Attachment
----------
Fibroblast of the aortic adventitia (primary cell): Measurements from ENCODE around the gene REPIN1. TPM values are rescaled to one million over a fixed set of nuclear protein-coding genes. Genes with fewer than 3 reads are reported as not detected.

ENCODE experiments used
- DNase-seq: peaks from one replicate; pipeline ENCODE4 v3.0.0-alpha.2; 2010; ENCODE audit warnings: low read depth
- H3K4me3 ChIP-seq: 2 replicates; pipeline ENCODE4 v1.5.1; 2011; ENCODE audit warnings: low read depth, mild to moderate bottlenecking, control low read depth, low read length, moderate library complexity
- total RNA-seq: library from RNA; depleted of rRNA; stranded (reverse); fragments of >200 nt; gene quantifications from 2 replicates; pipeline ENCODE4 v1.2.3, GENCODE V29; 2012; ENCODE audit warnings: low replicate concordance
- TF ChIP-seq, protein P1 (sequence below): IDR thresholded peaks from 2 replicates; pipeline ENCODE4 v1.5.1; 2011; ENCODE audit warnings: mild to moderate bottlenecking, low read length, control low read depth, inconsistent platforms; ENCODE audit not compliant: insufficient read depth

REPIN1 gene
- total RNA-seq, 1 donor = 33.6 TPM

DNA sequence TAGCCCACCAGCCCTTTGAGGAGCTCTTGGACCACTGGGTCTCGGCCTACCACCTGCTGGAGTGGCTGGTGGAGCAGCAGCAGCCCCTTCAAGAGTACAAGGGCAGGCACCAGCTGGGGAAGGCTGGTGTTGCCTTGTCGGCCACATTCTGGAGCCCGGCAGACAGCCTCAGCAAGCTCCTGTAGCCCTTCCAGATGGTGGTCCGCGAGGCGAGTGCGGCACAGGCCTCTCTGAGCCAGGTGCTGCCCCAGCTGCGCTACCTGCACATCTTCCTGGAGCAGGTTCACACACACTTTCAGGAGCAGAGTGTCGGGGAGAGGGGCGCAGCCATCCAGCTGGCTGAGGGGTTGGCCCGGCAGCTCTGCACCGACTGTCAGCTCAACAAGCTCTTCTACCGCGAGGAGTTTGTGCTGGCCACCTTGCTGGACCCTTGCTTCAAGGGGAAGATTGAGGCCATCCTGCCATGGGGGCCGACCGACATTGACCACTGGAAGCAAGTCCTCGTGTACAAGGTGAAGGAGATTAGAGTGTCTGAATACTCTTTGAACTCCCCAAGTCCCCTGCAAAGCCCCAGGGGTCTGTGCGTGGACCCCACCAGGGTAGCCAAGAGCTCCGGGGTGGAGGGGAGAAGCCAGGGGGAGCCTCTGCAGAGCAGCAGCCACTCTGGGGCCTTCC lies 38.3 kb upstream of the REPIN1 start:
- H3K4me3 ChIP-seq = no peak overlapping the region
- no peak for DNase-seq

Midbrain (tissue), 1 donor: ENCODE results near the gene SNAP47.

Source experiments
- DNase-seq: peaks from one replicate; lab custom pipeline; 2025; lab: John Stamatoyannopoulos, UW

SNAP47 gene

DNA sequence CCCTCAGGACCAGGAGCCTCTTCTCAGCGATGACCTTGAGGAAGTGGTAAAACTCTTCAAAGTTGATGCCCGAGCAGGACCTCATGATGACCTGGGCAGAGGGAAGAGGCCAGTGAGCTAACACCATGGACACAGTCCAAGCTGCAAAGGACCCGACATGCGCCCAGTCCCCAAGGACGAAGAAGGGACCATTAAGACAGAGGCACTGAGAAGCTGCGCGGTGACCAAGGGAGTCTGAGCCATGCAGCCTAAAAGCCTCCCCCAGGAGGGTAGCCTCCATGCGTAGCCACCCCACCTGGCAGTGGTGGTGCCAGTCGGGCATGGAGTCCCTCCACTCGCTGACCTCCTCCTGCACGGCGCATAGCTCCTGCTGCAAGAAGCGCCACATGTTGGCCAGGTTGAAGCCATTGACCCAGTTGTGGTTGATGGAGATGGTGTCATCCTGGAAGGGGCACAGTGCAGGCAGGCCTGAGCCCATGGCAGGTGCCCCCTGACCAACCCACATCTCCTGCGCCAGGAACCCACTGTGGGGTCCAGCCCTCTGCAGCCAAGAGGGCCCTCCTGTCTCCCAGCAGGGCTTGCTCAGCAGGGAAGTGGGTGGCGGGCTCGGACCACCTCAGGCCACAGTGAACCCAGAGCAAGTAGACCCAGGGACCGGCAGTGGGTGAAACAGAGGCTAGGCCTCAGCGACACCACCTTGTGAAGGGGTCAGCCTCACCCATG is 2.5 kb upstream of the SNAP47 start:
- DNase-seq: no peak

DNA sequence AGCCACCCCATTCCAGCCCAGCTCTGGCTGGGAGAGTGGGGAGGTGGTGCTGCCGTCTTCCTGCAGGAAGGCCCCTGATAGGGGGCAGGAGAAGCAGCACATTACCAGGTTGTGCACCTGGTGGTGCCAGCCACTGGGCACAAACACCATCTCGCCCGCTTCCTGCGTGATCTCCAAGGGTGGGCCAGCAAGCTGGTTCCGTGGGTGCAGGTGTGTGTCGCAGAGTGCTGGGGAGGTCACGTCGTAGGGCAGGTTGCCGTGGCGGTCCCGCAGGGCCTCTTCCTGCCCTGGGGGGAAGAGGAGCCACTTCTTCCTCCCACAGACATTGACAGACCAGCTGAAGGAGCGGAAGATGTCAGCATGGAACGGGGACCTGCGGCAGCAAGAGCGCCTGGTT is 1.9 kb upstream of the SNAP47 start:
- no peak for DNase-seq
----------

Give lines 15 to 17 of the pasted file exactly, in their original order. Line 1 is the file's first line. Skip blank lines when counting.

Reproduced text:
SNAP47 gene

DNA sequence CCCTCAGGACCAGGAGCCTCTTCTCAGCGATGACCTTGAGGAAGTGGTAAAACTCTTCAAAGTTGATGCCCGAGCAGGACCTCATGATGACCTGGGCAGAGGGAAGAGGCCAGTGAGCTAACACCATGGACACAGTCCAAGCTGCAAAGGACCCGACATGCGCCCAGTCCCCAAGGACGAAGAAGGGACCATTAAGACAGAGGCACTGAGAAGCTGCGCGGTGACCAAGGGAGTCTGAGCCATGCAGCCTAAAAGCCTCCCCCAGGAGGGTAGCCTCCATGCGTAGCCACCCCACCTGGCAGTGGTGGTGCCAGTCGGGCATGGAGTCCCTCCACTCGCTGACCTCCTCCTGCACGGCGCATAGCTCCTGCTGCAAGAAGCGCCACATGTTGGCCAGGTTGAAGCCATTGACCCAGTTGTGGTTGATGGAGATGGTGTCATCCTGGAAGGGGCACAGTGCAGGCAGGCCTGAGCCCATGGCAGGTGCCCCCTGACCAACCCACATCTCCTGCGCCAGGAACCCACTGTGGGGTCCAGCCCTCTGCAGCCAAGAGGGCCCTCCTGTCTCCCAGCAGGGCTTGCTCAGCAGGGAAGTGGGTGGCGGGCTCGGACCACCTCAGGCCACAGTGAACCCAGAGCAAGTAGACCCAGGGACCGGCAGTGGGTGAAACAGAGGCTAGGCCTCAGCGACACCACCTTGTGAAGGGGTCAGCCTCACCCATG is 2.5 kb upstream of the SNAP47 start:
- DNase-seq: no peak